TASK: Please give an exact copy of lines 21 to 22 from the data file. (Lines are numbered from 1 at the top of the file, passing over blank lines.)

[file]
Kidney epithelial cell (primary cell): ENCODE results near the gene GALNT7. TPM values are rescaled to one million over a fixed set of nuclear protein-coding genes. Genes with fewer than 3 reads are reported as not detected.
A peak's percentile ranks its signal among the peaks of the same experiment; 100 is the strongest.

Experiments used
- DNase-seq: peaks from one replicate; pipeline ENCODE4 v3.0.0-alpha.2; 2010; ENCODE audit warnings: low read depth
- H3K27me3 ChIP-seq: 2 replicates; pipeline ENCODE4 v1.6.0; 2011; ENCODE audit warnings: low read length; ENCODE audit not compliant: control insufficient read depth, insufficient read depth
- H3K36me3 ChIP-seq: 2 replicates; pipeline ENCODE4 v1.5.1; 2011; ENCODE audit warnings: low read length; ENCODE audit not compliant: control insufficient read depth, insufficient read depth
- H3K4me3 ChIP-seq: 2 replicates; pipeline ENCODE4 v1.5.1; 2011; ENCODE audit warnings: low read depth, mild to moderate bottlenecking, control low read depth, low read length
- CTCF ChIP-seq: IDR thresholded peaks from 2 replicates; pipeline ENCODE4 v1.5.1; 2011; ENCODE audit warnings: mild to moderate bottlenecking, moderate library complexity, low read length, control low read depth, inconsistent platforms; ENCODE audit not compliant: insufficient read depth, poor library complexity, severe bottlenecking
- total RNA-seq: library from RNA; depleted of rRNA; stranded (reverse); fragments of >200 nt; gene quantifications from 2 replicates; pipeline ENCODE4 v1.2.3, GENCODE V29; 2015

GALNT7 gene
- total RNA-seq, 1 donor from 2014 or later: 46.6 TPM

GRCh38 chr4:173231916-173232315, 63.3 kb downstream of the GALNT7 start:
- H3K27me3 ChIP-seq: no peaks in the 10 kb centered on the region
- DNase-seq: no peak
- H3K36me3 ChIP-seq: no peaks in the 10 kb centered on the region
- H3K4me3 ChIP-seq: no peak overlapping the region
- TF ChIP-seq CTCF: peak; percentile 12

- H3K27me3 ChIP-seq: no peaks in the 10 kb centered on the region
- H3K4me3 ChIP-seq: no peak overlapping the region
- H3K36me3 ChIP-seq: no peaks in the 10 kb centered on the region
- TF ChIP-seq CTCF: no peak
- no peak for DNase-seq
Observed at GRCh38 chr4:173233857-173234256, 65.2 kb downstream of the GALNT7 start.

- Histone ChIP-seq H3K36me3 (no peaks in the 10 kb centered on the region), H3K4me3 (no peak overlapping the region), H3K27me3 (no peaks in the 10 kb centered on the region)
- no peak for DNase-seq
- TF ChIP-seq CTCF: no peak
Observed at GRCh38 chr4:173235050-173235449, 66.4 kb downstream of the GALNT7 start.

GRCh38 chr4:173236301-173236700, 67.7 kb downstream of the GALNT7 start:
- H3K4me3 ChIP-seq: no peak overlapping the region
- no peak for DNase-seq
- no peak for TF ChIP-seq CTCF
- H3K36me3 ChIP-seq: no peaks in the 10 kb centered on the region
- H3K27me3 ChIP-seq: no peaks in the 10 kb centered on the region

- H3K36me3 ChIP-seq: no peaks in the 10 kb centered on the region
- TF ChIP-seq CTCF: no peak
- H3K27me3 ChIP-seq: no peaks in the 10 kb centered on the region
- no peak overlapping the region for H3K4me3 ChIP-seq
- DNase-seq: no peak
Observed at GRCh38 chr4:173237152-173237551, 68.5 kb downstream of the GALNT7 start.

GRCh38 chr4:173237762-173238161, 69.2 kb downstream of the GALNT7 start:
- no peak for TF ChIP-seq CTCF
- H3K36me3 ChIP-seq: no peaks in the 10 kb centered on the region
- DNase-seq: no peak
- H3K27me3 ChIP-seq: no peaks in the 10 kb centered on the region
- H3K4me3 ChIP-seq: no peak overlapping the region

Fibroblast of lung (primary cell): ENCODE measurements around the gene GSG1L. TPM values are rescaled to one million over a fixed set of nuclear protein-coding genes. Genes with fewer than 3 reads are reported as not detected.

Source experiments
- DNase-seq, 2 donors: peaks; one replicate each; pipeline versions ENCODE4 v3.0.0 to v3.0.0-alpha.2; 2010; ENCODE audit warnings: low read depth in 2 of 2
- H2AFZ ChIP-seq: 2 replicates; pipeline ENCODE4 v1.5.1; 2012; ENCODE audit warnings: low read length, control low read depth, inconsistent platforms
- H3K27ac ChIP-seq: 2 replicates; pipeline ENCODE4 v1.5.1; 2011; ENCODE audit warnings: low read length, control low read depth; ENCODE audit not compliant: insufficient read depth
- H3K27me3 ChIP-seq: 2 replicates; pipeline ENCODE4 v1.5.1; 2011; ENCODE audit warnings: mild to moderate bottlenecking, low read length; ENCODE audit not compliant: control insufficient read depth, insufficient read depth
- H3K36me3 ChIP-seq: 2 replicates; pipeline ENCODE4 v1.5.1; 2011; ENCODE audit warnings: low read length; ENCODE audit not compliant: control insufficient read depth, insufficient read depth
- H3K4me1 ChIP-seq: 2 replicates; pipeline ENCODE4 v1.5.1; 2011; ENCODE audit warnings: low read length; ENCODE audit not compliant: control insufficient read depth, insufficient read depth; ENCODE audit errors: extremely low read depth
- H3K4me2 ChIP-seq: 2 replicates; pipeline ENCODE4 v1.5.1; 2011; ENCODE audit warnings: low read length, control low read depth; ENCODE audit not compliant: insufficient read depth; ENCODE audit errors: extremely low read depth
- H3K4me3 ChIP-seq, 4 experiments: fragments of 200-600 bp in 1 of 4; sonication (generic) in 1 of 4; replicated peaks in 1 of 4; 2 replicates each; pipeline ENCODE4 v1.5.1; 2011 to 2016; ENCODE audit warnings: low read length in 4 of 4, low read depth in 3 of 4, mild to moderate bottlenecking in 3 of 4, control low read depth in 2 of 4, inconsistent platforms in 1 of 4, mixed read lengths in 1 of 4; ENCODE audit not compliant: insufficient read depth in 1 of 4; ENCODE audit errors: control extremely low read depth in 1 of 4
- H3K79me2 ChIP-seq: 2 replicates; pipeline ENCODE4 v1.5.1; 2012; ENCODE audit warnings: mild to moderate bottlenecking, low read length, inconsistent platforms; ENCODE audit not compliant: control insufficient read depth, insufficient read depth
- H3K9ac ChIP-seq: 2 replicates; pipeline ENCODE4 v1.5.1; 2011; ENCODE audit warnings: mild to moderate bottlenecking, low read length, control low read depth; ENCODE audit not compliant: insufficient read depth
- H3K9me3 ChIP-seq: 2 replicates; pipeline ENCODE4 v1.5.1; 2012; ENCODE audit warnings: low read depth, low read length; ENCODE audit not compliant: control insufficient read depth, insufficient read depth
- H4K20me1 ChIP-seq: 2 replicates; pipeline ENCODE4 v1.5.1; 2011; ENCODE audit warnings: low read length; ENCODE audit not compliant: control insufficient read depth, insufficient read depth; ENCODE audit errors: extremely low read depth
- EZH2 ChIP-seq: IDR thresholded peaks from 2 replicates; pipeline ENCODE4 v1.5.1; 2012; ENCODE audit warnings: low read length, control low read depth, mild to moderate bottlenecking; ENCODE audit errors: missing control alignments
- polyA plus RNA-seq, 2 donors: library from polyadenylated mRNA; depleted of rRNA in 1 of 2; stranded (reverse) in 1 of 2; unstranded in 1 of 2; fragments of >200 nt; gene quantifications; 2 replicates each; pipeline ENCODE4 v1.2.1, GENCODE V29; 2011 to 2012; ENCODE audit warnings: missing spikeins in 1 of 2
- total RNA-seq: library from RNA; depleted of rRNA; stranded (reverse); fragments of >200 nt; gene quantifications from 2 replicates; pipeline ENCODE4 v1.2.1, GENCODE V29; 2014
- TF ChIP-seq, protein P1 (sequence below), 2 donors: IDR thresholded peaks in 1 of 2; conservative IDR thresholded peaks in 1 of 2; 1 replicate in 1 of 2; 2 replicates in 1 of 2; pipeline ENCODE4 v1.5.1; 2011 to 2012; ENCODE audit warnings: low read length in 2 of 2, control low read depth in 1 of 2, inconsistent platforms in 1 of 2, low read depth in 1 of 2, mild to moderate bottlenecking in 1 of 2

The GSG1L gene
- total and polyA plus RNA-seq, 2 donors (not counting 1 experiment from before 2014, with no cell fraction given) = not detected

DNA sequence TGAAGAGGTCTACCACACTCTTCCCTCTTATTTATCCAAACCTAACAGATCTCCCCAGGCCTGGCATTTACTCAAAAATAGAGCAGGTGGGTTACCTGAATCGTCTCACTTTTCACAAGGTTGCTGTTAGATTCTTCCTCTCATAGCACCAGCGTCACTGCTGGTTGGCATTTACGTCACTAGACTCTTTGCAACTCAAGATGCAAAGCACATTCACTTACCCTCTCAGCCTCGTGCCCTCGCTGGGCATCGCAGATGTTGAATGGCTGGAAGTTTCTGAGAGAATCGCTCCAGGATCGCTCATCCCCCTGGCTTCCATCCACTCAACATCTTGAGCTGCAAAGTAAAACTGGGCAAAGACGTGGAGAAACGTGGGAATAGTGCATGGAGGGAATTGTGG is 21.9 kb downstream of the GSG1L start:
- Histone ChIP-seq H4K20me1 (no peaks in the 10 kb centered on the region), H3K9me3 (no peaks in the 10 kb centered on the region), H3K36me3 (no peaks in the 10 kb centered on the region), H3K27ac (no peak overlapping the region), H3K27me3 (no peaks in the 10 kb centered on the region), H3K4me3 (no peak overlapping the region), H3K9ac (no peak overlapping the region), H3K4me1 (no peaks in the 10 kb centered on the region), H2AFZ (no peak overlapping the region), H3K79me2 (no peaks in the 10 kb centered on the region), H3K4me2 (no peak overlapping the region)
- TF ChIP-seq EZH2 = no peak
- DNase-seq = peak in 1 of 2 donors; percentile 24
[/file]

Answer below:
- TF ChIP-seq CTCF: no peak
- no peak for DNase-seq